Confirm required calculations based on the finalized design by using a PMV/PPD calculation, the ASHRAE comfort tool, or psychrometric zone chart.
Complete all required LEED documentation and upload to LEED Online:
Include ASHRAE-55 related performance requirements in the construction specifications.
Provide LEED documentation requirements in the specifications, including the LEED requirements for information contained in O&M manuals and designating the contractor as the signatory for this credit.
Include LEED references in the drawings and specifications where appropriate.
As a best practice, ensure that O&M manuals include the following:
Have the commissioning agent review the OPR and BOD and confirm that system design and installation will meet the credit requirements for operating ranges.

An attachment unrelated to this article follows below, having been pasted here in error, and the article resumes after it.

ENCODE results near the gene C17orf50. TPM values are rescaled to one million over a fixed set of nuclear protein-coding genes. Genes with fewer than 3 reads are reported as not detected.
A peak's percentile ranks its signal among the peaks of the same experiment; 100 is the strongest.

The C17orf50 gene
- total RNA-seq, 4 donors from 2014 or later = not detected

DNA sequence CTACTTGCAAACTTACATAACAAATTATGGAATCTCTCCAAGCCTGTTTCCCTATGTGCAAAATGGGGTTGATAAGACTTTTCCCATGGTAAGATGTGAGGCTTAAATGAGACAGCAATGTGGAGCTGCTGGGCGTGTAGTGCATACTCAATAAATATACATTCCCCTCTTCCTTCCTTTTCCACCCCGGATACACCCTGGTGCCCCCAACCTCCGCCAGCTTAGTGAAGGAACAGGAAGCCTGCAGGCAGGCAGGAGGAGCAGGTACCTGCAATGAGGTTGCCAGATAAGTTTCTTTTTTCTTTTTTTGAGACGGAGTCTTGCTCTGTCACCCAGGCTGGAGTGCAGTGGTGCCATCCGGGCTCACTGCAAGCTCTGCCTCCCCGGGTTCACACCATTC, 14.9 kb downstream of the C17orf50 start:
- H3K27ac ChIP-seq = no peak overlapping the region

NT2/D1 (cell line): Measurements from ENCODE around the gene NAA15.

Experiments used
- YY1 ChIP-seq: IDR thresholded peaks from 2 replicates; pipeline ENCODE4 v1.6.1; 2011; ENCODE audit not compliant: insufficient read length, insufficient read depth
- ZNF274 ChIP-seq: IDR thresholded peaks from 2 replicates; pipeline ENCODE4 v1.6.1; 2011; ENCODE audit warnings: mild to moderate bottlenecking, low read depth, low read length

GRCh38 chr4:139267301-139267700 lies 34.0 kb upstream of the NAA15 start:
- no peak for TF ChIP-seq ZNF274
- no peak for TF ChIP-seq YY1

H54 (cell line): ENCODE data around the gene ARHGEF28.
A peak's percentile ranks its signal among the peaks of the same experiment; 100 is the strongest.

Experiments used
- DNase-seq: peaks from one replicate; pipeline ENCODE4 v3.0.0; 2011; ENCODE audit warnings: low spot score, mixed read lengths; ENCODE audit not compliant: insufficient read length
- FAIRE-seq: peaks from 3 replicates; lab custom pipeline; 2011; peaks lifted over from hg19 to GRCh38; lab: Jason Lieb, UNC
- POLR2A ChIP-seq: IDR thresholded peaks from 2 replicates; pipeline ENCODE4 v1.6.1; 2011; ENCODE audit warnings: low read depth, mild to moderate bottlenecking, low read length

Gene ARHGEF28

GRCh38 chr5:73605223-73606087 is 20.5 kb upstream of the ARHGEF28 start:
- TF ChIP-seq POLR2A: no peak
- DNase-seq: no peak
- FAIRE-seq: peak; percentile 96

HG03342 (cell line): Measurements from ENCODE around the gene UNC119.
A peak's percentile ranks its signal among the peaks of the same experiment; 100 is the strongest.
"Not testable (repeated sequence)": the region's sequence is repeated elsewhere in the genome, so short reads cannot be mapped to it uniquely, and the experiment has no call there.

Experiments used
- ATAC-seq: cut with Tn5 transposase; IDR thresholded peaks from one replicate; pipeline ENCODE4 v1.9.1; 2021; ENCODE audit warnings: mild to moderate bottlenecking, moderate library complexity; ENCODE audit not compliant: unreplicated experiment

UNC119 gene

Set up building operations training to ensure that on-going operation of HVAC systems will meet ASHRAE-55.
Encourage general contractors and mechanical contractors, commissioning agents and building operators to review O&M materials and maintenance procedures together to confirm that system performance and maintenance meets the original design intent.
Set up training with O&M staff on proper operating procedures.
Excerpted from LEED for New Construction and Major Renovations Version 2.2
Provide a comfortable thermal environment that supports the productivity and well-being of building occupants.
Design HVAC systems and the building envelope to meet the requirements of ASHRAE Standard 55-2004, Thermal Comfort Conditions for Human Occupancy. Demonstrate design compliance in accordance with the Section 6.1.1 Documentation.